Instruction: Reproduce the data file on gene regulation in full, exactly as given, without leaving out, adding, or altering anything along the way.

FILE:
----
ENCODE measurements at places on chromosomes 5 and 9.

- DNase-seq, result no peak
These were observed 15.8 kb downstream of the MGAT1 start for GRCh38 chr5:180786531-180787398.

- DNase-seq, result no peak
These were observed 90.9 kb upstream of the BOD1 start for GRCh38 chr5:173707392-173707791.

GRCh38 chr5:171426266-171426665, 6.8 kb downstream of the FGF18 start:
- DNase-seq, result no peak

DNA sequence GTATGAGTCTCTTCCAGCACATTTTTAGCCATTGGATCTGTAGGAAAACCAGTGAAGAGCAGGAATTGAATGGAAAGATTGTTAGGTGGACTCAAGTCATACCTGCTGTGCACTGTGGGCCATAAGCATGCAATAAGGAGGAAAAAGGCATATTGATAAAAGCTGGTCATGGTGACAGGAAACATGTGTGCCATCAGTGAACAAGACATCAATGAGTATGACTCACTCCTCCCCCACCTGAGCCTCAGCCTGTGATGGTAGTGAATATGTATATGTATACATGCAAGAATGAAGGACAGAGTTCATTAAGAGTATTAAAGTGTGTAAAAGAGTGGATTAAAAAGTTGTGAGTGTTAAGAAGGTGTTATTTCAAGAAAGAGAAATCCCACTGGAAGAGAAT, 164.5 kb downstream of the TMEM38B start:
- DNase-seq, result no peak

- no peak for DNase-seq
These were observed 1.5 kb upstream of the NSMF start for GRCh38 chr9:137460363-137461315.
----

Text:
ENCODE measurements at places on chromosomes 5 and 9.

- DNase-seq, result no peak
These were observed 15.8 kb downstream of the MGAT1 start for GRCh38 chr5:180786531-180787398.

- DNase-seq, result no peak
These were observed 90.9 kb upstream of the BOD1 start for GRCh38 chr5:173707392-173707791.

GRCh38 chr5:171426266-171426665, 6.8 kb downstream of the FGF18 start:
- DNase-seq, result no peak

DNA sequence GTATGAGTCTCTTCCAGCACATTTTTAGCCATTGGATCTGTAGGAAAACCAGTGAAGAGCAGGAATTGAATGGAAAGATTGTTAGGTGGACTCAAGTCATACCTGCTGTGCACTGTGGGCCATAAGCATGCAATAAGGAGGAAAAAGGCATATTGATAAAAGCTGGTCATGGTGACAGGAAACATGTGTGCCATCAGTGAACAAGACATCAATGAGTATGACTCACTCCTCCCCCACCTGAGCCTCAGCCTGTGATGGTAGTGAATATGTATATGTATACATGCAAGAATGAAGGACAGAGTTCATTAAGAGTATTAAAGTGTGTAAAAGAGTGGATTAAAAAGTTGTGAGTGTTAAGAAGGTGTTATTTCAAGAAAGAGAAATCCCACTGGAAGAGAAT, 164.5 kb downstream of the TMEM38B start:
- DNase-seq, result no peak

- no peak for DNase-seq
These were observed 1.5 kb upstream of the NSMF start for GRCh38 chr9:137460363-137461315.